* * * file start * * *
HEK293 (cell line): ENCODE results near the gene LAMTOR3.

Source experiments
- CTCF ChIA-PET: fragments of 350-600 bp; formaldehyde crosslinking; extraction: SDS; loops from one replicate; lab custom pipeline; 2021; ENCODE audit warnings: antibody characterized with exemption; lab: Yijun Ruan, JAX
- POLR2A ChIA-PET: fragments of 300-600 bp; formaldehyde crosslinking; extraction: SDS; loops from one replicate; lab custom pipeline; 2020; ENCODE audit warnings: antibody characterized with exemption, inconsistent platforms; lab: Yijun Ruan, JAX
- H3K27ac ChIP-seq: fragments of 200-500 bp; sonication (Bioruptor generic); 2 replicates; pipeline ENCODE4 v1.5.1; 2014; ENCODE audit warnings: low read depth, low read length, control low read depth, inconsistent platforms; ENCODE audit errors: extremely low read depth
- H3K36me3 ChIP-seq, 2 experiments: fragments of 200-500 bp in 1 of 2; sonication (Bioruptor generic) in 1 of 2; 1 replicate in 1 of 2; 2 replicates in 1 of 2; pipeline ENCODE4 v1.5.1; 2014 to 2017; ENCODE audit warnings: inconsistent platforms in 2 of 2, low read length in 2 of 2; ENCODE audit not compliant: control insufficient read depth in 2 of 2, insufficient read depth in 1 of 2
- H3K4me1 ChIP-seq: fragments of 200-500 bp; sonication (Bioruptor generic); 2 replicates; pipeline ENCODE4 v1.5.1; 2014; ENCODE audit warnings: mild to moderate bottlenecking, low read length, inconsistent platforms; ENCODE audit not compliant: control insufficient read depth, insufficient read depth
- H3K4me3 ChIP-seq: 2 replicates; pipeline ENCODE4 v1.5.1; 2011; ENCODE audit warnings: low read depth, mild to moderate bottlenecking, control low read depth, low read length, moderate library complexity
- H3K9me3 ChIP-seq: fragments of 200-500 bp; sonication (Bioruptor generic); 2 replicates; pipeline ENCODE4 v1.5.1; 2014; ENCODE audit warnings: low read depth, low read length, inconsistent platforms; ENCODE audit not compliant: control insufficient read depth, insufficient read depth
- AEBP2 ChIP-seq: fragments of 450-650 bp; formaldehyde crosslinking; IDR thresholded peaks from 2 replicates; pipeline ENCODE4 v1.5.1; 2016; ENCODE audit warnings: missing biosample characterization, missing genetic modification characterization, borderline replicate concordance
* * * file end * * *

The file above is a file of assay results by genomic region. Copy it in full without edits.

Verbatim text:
HEK293 (cell line): ENCODE results near the gene LAMTOR3.

Source experiments
- CTCF ChIA-PET: fragments of 350-600 bp; formaldehyde crosslinking; extraction: SDS; loops from one replicate; lab custom pipeline; 2021; ENCODE audit warnings: antibody characterized with exemption; lab: Yijun Ruan, JAX
- POLR2A ChIA-PET: fragments of 300-600 bp; formaldehyde crosslinking; extraction: SDS; loops from one replicate; lab custom pipeline; 2020; ENCODE audit warnings: antibody characterized with exemption, inconsistent platforms; lab: Yijun Ruan, JAX
- H3K27ac ChIP-seq: fragments of 200-500 bp; sonication (Bioruptor generic); 2 replicates; pipeline ENCODE4 v1.5.1; 2014; ENCODE audit warnings: low read depth, low read length, control low read depth, inconsistent platforms; ENCODE audit errors: extremely low read depth
- H3K36me3 ChIP-seq, 2 experiments: fragments of 200-500 bp in 1 of 2; sonication (Bioruptor generic) in 1 of 2; 1 replicate in 1 of 2; 2 replicates in 1 of 2; pipeline ENCODE4 v1.5.1; 2014 to 2017; ENCODE audit warnings: inconsistent platforms in 2 of 2, low read length in 2 of 2; ENCODE audit not compliant: control insufficient read depth in 2 of 2, insufficient read depth in 1 of 2
- H3K4me1 ChIP-seq: fragments of 200-500 bp; sonication (Bioruptor generic); 2 replicates; pipeline ENCODE4 v1.5.1; 2014; ENCODE audit warnings: mild to moderate bottlenecking, low read length, inconsistent platforms; ENCODE audit not compliant: control insufficient read depth, insufficient read depth
- H3K4me3 ChIP-seq: 2 replicates; pipeline ENCODE4 v1.5.1; 2011; ENCODE audit warnings: low read depth, mild to moderate bottlenecking, control low read depth, low read length, moderate library complexity
- H3K9me3 ChIP-seq: fragments of 200-500 bp; sonication (Bioruptor generic); 2 replicates; pipeline ENCODE4 v1.5.1; 2014; ENCODE audit warnings: low read depth, low read length, inconsistent platforms; ENCODE audit not compliant: control insufficient read depth, insufficient read depth
- AEBP2 ChIP-seq: fragments of 450-650 bp; formaldehyde crosslinking; IDR thresholded peaks from 2 replicates; pipeline ENCODE4 v1.5.1; 2016; ENCODE audit warnings: missing biosample characterization, missing genetic modification characterization, borderline replicate concordance